The New York Times calls attention to a new phrase added to the language during 2009—“crash blossom.” This neologism is used to refer to infelicitously expressed newspaper headlines that produce double entendres that might be interpreted in more than one way. The example in the Times is SHARK ATTACKS PUZZLE EXPERTS, with assurances that it doesn’t mean Will Shortz and his confreres are in danger.
What the Times article does not explain is how the phrase “crash blossom” originated. Your intrepid blogger delved deep into the files to unearth the headline responsible: VIOLINIST LINKED TO JAL CRASH BLOSSOMS. It appeared in the online edition of Japan Today over a story about the musician Diana Yukawa, whose father had been killed in a Japanese airline crash and whose career was now flourishing. Subsequent comment on this headline on the website testycopyeditors.org resulted in the coinage of the phrase.
Newspaper headlines lend themselves to unintended ambiguity since the people who write them, even though they may have summa cum laude Harvard English degrees, have to cram a lot of information into a rigidly restricted space on a tight deadline. A few of the more provocative “crash blossoms” that I have encountered are:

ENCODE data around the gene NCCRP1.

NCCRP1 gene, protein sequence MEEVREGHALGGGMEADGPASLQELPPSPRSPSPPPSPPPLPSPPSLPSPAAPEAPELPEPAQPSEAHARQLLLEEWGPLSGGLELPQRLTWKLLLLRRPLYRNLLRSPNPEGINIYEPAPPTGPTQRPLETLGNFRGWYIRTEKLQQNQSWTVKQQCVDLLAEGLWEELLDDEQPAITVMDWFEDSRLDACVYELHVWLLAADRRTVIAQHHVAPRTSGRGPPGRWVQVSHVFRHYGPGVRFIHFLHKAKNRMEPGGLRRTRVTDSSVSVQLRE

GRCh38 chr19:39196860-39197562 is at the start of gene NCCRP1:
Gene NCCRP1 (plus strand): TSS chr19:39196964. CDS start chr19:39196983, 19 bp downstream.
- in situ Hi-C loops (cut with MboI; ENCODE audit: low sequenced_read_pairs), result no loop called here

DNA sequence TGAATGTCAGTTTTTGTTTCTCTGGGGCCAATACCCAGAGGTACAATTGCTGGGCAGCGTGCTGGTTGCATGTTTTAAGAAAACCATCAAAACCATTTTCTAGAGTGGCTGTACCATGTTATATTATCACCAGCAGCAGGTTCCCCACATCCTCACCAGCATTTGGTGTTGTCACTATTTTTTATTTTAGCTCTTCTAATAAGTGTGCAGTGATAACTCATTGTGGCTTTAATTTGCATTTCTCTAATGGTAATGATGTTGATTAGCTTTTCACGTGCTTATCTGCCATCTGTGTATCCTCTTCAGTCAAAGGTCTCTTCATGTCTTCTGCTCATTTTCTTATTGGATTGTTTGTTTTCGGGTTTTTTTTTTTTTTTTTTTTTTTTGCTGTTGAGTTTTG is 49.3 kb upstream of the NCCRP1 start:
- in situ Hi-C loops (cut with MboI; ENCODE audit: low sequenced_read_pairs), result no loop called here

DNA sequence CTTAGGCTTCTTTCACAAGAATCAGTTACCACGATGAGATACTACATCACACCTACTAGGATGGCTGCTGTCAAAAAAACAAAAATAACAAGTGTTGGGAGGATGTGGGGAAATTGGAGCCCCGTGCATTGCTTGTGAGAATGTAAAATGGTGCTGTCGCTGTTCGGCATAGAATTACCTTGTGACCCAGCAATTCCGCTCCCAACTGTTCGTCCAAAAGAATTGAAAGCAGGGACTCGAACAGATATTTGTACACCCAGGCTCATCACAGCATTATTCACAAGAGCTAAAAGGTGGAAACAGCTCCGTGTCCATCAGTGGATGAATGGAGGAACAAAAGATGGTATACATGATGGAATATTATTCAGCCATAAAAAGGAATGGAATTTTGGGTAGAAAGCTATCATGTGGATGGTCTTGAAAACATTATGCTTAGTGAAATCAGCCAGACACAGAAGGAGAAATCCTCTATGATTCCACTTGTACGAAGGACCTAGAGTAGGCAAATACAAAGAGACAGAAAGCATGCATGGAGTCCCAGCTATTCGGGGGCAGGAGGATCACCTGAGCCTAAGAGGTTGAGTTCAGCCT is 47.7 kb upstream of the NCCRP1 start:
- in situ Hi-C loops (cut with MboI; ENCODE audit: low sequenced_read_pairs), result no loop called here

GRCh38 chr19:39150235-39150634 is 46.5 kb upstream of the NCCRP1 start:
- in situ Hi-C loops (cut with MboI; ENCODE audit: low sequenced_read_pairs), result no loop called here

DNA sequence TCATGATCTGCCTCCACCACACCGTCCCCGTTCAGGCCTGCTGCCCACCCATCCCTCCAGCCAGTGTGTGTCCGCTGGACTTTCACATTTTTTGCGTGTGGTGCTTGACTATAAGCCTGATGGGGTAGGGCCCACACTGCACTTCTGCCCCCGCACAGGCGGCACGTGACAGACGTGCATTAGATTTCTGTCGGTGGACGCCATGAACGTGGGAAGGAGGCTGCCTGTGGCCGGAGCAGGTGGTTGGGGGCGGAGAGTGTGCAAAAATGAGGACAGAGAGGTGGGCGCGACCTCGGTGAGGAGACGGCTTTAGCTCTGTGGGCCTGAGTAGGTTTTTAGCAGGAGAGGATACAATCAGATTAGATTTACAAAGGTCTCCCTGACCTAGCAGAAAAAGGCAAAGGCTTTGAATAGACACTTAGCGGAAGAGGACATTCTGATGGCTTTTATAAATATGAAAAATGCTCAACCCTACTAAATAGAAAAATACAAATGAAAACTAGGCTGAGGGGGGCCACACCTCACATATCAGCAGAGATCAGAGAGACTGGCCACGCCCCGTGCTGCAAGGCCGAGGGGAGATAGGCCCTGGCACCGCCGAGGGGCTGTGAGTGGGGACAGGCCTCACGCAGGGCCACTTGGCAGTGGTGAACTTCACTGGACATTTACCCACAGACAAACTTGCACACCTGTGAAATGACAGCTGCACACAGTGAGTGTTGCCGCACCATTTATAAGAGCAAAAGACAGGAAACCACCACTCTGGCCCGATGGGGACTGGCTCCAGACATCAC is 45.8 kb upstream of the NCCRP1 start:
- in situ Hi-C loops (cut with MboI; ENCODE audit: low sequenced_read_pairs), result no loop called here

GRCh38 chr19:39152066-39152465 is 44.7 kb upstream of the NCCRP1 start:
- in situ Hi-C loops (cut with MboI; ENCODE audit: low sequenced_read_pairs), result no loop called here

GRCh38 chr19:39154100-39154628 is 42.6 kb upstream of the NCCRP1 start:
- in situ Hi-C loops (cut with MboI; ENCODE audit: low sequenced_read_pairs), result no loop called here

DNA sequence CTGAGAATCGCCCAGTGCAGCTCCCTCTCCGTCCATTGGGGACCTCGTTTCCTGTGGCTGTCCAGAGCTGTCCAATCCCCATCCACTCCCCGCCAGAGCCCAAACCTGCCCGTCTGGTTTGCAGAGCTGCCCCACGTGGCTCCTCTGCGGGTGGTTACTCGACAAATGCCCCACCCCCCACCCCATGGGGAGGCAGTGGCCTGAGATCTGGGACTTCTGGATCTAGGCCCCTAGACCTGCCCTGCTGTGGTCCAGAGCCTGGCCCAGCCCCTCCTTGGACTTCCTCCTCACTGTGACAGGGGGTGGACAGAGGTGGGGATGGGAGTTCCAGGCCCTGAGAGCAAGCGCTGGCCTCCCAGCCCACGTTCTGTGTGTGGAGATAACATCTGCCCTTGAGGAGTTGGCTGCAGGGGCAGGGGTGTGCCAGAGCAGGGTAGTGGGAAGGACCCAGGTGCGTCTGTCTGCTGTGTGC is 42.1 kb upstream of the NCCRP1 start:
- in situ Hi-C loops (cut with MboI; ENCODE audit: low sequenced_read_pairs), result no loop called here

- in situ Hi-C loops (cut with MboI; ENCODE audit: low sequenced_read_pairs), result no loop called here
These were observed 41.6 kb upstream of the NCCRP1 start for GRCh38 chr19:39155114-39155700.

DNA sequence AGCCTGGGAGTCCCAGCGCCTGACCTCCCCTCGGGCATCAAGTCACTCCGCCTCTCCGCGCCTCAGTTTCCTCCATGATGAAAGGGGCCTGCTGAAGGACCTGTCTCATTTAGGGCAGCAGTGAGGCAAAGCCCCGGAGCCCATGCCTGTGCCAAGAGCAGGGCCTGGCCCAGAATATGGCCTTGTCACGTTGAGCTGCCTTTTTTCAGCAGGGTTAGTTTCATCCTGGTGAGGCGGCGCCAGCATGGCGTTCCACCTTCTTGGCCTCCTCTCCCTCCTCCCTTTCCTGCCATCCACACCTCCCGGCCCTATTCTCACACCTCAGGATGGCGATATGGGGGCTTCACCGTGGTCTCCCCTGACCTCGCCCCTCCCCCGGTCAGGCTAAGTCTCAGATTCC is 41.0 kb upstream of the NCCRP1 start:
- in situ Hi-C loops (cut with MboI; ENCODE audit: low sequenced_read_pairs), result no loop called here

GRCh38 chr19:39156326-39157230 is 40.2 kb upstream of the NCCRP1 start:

JUVENILE COURT TO TRY SHOOTING DEFENDANT
MINERS REFUSE TO WORK AFTER DEATH
CHEF PUTS HIS HEART INTO MEALS FOR NEEDY
DEVOUT NUN TELLS HOW POPE TOUCHED HER
OLD SECRETARY GIVES COLLECTORS A THRILL
CEO MAKES OFFER TO SCREW COMPANY SHAREHOLDERS
NFL ASKS PLAYERS TO DONATE BRAINS FOR RESEARCH
The Bard of Buffalo Bayou, who whiled away many halcyon hours on the rim of a newspaper copydesk writing his share of crash blossoms, phoned in this late-breaking bulletin for the final edition:
Extra! Extra! Read all about it!
CONGRESSMAN CAUGHT IN COZY LOVE NEST!
If it’s in print, there’s no doubt about it.
COSTUME MALFUNCTION EXPOSES ONE BREAST!
Here is the news you really don’t need:
SUPER BOWL HERO IN MESSY DIVORCE!
Here is the news you’re dying to read:
TRANSVESTITE COPS ARE FOUND ON THE FORCE!
All of the news that’s not fit to print,
About matters medical, sordid, or phallic,
Takes on an air of importance by dint
OF NINETY-SIX-POINT GOTHIC CAPS, BOLD AND ITALIC!